2016 | 15 |
Article title

Testimonies of absence: Trauma and forgetting in The Buried Giant by Kazuo Ishiguro

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In their Testimony: Crises of Witnessing in Literature, Psychoanalysis and History, Felman and Laub associate the trauma narrative with a gap or omission: “The victim’s narrative – the very process of bearing witness to massive trauma – does indeed begin with someone who testifies to an absence, to an event that has not yet come into existence, in spite of the overwhelming and compelling nature of the reality of its occurrence” (Felman and Laub, 57). The event in which the traumatic experience is located cannot be accessed directly, but, as Caruth argues, “only in and through its inherent forgetting” (Caruth, 8). The Buried Giant by Kazuo Ishiguro begins with a hiatus expressed in the main character’s (Axl’s) realisation of the missing past that has disappeared from people’s memory. Embarking on a journey that proceeds across geographical and historical space, the narrative delves into private mental topographies and the post-apocalyptic debris. By trying to make sense of the landscape troubled by “inherent forgetting” and simultaneously testifying to “massive trauma”, the narrative of Ishiguro’s novel reveals the double process of coming to terms with loss and (the perpetrator/victim’s) traumatic experience. My objective is to examine the story of The Buried Giant as an instance of trauma narrative starting with an absence and a melancholic text revealing the complexity of the mourning process. In my study I primarily draw upon the narrative theories of trauma and its latency (Felman and Laub, Caruth), as well as the psychoanalytic concepts of incorporation and introjection (Abraham and Torok) to investigate the narrative and conceptual structures of loss in the novel.

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  • Abraham, Nicolas and Maria Torok. 1994. “Mourning or Melancholia: Introjection Versus Incorporation” (1972). The Shell and the Kernel: Renewals of Psychoanalysis. Ed. and trans. Nicholas T. Rand. Chicago: University of Chicago Press, 125–138.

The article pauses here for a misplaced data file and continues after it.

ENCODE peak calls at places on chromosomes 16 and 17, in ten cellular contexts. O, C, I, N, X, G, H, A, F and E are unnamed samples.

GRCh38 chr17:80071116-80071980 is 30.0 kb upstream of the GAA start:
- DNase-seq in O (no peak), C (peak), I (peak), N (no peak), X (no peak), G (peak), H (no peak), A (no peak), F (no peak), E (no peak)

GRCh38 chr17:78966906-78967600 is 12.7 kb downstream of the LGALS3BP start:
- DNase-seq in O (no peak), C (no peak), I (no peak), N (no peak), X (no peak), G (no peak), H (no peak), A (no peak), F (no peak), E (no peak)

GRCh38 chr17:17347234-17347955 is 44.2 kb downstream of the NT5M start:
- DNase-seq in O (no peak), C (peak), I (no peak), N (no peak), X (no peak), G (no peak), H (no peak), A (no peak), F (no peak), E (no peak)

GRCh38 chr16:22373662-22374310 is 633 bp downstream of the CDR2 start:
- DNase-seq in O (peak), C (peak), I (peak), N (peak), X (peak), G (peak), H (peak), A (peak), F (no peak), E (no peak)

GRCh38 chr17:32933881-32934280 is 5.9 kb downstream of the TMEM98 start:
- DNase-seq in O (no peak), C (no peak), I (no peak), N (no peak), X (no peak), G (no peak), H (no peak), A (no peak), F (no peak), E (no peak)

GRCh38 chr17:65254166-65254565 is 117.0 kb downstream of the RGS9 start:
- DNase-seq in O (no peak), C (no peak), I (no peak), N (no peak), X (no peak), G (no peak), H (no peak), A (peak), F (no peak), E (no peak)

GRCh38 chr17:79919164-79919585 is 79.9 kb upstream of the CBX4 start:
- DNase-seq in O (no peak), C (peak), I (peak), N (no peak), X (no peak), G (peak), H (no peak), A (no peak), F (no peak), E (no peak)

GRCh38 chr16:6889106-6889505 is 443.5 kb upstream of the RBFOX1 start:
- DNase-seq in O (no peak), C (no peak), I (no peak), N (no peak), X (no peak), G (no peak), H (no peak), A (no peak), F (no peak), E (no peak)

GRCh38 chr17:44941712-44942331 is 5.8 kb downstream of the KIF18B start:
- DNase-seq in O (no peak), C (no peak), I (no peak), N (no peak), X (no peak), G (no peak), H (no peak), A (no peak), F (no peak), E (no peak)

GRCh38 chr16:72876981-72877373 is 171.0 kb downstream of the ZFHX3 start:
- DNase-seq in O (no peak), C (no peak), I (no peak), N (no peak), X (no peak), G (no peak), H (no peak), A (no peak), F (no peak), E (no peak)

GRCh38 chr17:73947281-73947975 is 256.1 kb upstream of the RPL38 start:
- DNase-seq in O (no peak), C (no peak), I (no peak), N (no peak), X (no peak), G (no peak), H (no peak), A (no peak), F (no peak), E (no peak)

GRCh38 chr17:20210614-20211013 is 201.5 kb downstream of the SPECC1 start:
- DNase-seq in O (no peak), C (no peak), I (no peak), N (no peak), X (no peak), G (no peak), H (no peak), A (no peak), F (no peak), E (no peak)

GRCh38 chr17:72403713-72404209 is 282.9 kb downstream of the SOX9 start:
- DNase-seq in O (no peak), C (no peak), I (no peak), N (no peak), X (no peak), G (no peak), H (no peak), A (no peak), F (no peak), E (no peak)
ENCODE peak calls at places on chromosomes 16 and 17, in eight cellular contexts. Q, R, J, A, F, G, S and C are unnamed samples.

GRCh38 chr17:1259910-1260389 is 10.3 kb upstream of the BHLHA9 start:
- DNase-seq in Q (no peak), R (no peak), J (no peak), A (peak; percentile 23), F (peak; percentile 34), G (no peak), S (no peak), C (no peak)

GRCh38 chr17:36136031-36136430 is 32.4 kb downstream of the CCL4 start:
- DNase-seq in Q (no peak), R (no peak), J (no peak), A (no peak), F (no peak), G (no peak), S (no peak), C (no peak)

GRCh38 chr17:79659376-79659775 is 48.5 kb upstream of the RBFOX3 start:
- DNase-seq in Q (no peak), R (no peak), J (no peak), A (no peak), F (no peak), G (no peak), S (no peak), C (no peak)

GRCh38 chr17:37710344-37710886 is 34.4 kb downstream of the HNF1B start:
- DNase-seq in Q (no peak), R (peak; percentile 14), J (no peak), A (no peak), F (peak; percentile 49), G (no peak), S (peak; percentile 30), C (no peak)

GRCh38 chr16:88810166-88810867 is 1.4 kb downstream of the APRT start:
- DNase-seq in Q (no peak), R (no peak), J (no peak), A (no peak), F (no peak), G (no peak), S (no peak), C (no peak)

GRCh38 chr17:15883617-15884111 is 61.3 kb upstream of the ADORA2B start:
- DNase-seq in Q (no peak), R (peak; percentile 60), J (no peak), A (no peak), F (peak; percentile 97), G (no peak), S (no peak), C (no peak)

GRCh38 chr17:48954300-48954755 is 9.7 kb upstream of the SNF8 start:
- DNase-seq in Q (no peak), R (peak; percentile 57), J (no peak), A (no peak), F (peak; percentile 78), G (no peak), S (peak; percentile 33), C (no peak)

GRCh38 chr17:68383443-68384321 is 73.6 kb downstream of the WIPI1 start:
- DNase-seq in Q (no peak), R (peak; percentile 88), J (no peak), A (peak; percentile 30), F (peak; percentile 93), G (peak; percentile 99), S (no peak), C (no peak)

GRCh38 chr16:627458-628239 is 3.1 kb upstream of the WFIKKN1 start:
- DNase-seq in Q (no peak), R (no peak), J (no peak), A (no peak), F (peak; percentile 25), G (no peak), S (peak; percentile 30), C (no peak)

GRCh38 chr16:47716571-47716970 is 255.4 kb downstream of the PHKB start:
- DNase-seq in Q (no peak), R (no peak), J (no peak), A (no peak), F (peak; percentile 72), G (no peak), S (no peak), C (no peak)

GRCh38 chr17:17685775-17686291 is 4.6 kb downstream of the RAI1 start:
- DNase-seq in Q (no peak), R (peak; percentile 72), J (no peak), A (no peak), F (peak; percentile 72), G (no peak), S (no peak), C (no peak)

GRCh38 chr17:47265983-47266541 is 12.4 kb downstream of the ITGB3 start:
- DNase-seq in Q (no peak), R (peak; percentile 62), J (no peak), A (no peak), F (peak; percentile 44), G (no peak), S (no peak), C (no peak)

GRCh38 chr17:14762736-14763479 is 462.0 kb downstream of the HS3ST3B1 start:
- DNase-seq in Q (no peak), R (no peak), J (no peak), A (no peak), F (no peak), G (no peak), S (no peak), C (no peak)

• Benjamin, Walter. 1968. “Theses on the Philosophy of History.” Illuminations. Ed. Hannah Arendt. Trans. Harry Zohn. New York: Schocken Books.
  • Berger, James. 1999. After the End: Representations of Post-Apocalypse. Minneapolis: University of Minnesota Press.
  • Brook, Peter. 1990 (1968). The Empty Space. London: Penguin Books.
  • Buse, Peter. 2001. Drama + Theory: Critical Approaches to Modern British Drama. Manchester: Manchester University Press.
  • Caruth, Cathy. 1995. “Introduction” (Part 1). Trauma: Explorations in Memory. Ed. Cathy Caruth. Baltimore: Johns Hopkins University Press, 3–11.
  • Chattopadhyay, Piya. 2015. Interview with Kazuo Ishiguro. The Agenda. 12 Nov. 2016.
  • Felman, Shoshana, and Dori Laub. 1992. Testimony: Crises of Witnessing in Literature, Psychoanalysis, and History. London: Routledge.
  • Heffernan, Teresa. 2008. Post-Apocalyptic Culture: Modernism, Post-Modernism and the Twentieth Century Novel. Toronto: University of Toronto Press.
  • Ishiguro, Kazuo. 2015. The Buried Giant. London: Faber and Faber.
  • Spargo, R. Clifton. 2004. The Ethics of Mourning: Grief and Responsibility in Elegiac Literature. Baltimore: Johns Hopkins University Press.
  • Wald, Christina. 2007. Hysteria, Trauma and Melancholia: Performative Maladies in Contemporary Anglophone Drama. Basingstoke: Palgrave Macmillan.
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